The feasibility and acceptability of various bovine brucellosis control strategies in India

01 Apr 2021
Dhand NK, Singh J, Josan HS, Singh BB, Jaswal N, Tiwari HK, Kostoulas P, Khatkar MS, Aulakh RS, Kaur M and Gill JPS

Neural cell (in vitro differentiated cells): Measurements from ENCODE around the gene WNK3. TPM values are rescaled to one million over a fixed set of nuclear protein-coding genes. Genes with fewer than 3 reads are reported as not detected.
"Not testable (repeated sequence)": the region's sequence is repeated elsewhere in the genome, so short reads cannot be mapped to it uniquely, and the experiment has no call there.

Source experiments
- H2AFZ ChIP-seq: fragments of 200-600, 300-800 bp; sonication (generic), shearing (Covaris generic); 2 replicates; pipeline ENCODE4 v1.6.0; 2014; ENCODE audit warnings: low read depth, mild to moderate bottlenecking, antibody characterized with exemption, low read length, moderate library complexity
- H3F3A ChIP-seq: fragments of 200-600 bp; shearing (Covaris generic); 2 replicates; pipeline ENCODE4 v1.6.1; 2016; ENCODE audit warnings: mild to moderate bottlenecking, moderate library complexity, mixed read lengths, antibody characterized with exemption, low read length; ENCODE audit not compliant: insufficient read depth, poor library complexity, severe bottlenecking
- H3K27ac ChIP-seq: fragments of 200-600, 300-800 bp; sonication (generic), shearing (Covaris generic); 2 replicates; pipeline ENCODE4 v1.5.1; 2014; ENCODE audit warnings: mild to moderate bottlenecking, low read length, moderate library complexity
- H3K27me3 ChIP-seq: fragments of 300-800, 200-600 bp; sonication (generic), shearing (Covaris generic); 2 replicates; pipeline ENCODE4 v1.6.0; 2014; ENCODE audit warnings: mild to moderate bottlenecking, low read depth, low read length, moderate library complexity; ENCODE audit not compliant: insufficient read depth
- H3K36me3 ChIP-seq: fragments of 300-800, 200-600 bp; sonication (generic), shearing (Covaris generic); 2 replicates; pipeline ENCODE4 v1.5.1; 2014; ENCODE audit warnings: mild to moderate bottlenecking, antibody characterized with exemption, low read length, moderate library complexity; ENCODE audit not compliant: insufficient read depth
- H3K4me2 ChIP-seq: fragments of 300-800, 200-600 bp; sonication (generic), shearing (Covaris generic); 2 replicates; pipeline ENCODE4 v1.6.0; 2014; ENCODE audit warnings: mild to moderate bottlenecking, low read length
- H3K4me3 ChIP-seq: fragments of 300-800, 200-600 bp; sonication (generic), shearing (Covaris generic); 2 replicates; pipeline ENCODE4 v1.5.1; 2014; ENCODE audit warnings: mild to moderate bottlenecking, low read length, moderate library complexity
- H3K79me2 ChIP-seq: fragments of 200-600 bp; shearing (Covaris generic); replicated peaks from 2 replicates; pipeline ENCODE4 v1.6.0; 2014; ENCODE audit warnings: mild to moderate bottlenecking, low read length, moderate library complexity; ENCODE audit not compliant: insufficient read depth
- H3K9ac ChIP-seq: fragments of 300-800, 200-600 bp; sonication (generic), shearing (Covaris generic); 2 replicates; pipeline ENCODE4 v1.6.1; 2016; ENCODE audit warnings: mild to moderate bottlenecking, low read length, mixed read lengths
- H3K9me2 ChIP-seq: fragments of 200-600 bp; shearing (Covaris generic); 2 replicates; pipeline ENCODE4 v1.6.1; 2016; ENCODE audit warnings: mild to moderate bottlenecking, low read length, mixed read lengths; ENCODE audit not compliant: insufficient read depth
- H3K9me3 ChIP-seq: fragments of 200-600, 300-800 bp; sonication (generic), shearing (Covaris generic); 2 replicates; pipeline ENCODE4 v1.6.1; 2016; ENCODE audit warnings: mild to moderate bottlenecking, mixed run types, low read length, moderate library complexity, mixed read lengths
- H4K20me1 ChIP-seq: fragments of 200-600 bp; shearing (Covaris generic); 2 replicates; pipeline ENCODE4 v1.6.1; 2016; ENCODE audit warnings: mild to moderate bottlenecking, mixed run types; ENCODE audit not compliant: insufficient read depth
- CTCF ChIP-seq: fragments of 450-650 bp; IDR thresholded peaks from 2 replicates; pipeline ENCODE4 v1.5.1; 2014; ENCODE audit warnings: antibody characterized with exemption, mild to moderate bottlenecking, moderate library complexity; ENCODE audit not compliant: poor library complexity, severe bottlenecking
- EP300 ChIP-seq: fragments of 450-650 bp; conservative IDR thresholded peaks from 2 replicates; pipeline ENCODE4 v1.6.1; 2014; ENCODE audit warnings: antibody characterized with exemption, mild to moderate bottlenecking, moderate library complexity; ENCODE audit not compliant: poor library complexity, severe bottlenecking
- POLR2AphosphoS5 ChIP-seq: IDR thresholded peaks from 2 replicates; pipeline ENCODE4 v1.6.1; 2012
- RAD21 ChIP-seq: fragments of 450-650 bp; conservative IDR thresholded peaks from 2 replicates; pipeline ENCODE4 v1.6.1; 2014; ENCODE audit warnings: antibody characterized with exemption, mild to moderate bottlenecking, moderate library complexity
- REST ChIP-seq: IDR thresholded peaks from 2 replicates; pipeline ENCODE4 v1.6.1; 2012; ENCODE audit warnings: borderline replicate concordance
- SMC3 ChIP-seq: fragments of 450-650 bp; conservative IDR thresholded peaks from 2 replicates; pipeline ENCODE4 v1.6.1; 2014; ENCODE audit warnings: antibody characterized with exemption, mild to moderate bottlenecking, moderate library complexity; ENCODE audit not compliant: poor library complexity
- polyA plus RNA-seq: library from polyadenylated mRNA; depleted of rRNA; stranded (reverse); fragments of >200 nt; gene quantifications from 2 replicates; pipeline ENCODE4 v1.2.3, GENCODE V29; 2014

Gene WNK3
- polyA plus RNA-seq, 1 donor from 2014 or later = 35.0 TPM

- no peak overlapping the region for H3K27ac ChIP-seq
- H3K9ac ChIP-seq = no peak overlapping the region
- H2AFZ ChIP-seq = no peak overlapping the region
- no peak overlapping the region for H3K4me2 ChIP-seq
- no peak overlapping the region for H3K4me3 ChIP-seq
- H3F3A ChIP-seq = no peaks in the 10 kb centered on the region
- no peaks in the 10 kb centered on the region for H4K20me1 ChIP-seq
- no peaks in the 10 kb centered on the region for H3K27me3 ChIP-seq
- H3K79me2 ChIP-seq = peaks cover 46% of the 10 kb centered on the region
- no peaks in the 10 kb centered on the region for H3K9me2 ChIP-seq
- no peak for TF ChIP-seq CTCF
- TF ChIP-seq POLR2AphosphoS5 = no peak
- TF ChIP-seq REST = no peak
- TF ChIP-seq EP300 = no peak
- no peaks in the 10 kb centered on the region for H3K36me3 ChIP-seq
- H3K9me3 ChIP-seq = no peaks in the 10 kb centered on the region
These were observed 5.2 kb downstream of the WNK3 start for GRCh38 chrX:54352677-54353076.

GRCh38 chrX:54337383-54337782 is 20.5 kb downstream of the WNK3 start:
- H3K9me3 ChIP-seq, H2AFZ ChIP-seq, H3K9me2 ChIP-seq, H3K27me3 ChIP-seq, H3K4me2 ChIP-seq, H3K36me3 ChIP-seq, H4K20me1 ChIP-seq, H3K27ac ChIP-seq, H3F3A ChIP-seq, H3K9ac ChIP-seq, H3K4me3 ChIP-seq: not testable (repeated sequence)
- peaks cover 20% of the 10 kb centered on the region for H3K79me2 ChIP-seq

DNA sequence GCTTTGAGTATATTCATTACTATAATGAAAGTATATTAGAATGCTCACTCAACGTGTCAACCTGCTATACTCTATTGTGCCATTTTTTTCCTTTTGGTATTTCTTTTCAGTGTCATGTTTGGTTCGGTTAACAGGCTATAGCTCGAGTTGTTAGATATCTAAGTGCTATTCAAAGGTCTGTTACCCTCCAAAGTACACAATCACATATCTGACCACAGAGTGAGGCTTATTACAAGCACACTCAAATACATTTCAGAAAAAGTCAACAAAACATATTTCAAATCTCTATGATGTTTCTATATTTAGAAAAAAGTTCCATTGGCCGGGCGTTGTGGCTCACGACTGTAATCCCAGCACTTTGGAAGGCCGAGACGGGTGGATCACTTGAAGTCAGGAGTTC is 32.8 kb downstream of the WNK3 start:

Bovine brucellosis is a neglected zoonotic disease prevalent in several developing countries including India. It has been successfully controlled in many developed countries by using vaccination in conjunction with extensive surveillance and test-and-cull approaches, but some of these approaches do not suit Indian culture and norms. This study was conducted to investigate the feasibility and social acceptability of various bovine brucellosis control strategies in India. Focus group discussions and key-informant interviews were conducted with veterinarians, para-veterinarians, veterinary academics, farmers and other stakeholders. Vaccination with the Brucella strain 19 vaccine was considered feasible, but the participants were concerned about the risk of self-inoculation, the inability to vaccinate pregnant and male animals, the difficulty to differentiate vaccinated from diseased animals and the challenges of maintaining the vaccine cold chain in India. As expected, the test-and-cull approach was not considered feasible as cattle are considered sacred by Hindus and their slaughter is banned in most states. Although the test-and-segregation approach appears reasonable in theory, it would have low acceptability, if implemented without providing any compensation to farmers. Negligible biosecurity was implemented by farmers: almost no biosecurity procedures were performed for visitors entering a farm, and testing of animals was rarely undertaken before introducing them to a farm. However, the participants considered that improving biosecurity would be more acceptable and feasible than both the test-and-cull and the test-and-segregation approaches. Similarly, inadequate personal protection was used by veterinary personnel for handling parturition, retention of placenta and abortion cases; this was considered as another area of possible improvement. Farmers and veterinarians expressed serious concerns about stray cattle as many of them could potentially be infected with brucellosis, and thus could spread the infection between farms. This study recommends using vaccination and biosecurity along with some ancillary strategies to control brucellosis in India. Information from the study could be used to develop an evidence-based disease control program for the disease in the country.